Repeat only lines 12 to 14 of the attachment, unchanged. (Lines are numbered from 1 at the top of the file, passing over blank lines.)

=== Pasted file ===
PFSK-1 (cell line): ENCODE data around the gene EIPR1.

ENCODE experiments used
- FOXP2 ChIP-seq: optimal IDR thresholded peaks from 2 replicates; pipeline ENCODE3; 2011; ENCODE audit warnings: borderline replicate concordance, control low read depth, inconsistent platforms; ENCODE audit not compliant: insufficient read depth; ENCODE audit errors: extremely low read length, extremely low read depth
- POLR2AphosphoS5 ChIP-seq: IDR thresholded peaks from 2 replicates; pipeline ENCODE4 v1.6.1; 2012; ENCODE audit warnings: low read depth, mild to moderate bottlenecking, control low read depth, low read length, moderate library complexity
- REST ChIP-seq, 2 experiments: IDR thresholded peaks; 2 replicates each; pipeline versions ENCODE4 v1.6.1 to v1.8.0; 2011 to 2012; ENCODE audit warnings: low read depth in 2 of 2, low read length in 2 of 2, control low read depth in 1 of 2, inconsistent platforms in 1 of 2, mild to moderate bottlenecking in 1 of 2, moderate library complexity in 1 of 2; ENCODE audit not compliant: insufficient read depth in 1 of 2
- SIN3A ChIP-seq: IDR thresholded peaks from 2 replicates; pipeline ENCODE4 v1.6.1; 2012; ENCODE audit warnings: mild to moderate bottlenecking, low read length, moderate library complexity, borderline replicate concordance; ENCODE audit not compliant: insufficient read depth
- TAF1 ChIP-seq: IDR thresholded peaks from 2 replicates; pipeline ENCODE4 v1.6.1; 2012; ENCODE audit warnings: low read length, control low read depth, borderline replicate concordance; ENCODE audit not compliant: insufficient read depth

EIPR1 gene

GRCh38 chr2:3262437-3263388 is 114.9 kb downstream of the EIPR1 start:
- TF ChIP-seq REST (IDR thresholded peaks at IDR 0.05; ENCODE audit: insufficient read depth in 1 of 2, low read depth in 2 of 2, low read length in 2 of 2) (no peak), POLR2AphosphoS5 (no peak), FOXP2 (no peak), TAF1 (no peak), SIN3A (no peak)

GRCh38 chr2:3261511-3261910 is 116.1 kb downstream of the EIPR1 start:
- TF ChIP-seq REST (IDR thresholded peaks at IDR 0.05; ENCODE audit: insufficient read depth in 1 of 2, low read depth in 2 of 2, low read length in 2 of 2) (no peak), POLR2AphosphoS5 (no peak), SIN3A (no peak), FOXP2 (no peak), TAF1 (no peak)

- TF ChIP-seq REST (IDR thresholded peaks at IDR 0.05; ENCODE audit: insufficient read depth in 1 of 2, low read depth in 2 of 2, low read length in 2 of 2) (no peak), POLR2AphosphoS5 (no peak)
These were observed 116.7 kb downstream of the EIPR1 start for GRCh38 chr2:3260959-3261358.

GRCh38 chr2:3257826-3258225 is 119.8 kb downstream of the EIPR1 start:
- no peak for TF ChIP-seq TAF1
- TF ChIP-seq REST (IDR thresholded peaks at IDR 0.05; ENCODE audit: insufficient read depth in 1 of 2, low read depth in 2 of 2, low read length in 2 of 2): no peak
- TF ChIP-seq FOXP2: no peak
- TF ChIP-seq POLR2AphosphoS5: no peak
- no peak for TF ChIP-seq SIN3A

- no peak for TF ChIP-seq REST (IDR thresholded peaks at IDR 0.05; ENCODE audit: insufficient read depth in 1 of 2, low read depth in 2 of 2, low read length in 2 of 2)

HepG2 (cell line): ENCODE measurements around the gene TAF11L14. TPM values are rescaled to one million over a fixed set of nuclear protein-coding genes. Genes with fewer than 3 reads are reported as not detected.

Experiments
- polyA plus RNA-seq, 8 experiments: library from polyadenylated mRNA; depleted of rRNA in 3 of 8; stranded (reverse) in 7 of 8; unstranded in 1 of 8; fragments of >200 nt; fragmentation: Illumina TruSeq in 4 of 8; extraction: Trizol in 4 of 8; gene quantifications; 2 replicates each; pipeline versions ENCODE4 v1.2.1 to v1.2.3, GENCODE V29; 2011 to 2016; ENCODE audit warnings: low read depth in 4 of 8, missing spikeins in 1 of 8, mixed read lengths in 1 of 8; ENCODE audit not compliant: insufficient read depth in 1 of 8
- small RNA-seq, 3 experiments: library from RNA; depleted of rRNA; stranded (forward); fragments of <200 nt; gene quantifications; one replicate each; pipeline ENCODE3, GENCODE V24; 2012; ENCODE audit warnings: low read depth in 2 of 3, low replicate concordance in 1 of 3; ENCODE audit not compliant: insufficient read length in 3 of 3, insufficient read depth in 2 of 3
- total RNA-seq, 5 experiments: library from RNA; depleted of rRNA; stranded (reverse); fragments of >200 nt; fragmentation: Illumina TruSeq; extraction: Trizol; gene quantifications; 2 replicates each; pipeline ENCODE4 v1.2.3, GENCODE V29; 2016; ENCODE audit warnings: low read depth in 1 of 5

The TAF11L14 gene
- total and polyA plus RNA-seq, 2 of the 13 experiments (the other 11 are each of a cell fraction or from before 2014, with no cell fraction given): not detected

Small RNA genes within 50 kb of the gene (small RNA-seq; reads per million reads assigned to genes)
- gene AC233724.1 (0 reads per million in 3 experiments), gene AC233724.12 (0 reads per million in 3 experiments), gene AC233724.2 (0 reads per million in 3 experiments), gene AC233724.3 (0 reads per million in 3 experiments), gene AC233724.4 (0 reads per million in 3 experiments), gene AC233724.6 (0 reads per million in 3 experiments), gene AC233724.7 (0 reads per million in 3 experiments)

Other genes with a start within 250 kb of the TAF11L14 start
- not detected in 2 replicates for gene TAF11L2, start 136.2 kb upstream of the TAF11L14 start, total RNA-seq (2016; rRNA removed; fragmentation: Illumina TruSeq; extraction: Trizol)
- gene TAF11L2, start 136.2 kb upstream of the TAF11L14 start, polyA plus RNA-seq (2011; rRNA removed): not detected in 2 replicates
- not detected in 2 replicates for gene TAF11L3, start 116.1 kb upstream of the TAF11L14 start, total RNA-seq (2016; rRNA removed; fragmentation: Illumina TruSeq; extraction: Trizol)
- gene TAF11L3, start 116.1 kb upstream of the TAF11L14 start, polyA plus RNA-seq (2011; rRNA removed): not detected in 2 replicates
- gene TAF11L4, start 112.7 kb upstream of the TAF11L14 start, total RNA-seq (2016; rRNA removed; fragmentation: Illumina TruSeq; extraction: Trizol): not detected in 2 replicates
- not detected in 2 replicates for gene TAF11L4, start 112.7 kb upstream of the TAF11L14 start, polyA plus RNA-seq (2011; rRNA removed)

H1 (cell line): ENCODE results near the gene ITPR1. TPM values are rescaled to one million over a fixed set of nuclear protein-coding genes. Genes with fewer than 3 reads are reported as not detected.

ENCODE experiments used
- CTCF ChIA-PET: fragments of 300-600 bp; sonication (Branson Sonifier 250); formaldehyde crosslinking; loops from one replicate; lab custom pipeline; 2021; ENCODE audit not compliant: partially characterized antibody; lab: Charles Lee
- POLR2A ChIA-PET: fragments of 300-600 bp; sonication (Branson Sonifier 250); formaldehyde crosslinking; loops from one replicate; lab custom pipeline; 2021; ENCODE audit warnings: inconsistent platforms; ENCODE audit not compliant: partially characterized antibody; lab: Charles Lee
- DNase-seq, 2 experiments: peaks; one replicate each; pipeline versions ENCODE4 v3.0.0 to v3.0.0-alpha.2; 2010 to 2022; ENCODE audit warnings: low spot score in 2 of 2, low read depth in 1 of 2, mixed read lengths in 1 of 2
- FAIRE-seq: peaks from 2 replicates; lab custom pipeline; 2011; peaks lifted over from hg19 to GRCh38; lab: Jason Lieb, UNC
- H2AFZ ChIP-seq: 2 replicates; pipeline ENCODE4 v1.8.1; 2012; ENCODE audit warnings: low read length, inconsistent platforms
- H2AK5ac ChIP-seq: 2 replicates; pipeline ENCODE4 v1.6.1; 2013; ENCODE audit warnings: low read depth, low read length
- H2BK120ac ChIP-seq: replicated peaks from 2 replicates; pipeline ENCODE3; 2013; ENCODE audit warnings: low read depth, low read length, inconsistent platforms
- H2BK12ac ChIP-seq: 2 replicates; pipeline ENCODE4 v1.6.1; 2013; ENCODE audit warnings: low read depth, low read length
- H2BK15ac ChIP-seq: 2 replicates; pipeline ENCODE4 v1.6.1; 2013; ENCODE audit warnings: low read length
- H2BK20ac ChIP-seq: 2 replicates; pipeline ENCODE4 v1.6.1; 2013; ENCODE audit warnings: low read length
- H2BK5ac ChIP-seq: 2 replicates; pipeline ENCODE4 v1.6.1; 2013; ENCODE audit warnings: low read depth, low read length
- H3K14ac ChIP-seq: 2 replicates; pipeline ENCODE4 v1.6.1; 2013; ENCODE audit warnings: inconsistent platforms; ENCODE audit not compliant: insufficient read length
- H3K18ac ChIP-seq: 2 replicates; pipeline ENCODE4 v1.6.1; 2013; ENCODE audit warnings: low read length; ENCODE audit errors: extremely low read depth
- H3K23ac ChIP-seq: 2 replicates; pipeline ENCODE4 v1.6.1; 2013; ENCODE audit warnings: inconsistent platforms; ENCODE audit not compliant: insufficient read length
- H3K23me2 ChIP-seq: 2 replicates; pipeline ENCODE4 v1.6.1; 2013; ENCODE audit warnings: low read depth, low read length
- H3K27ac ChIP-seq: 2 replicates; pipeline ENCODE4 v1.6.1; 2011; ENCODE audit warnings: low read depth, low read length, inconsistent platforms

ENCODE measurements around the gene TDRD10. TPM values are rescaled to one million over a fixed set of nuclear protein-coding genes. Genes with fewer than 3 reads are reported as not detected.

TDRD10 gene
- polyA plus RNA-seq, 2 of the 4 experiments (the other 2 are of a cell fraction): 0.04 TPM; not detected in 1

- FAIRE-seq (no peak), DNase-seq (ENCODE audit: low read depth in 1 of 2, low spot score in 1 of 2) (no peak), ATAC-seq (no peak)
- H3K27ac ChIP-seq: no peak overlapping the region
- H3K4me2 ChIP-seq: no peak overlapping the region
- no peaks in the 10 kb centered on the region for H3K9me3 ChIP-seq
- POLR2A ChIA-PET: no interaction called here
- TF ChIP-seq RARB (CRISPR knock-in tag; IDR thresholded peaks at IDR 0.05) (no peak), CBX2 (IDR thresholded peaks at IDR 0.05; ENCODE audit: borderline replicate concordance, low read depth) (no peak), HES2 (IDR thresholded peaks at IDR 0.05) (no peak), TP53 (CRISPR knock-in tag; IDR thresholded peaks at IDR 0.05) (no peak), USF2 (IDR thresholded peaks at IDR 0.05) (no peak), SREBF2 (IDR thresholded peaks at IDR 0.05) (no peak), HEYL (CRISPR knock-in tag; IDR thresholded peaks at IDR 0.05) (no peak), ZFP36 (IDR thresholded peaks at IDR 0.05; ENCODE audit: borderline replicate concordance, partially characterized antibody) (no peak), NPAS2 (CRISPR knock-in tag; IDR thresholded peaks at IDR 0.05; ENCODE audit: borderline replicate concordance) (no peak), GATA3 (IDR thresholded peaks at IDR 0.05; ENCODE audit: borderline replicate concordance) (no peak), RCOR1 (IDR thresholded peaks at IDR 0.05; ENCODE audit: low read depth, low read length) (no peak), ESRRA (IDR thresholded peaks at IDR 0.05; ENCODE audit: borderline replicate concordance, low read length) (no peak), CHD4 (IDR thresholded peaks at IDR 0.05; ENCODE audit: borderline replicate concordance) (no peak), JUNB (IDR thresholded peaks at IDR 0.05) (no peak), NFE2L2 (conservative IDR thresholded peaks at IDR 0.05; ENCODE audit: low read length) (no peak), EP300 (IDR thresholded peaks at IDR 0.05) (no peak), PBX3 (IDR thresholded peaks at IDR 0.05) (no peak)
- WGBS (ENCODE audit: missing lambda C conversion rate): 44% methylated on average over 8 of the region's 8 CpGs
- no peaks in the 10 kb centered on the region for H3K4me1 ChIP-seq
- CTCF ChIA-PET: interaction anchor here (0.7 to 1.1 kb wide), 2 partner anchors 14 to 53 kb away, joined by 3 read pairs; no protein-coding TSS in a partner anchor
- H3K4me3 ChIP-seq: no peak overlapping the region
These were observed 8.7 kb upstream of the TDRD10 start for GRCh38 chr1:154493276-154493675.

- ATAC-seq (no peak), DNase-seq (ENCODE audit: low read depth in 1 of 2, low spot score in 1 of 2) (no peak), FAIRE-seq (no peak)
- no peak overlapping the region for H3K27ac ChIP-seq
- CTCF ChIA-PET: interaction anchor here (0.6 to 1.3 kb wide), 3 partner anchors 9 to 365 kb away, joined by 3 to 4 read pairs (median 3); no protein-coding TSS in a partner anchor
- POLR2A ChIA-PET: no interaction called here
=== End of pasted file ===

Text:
- TF ChIP-seq REST (IDR thresholded peaks at IDR 0.05; ENCODE audit: insufficient read depth in 1 of 2, low read depth in 2 of 2, low read length in 2 of 2) (no peak), POLR2AphosphoS5 (no peak), SIN3A (no peak), FOXP2 (no peak), TAF1 (no peak)

- TF ChIP-seq REST (IDR thresholded peaks at IDR 0.05; ENCODE audit: insufficient read depth in 1 of 2, low read depth in 2 of 2, low read length in 2 of 2) (no peak), POLR2AphosphoS5 (no peak)
These were observed 116.7 kb downstream of the EIPR1 start for GRCh38 chr2:3260959-3261358.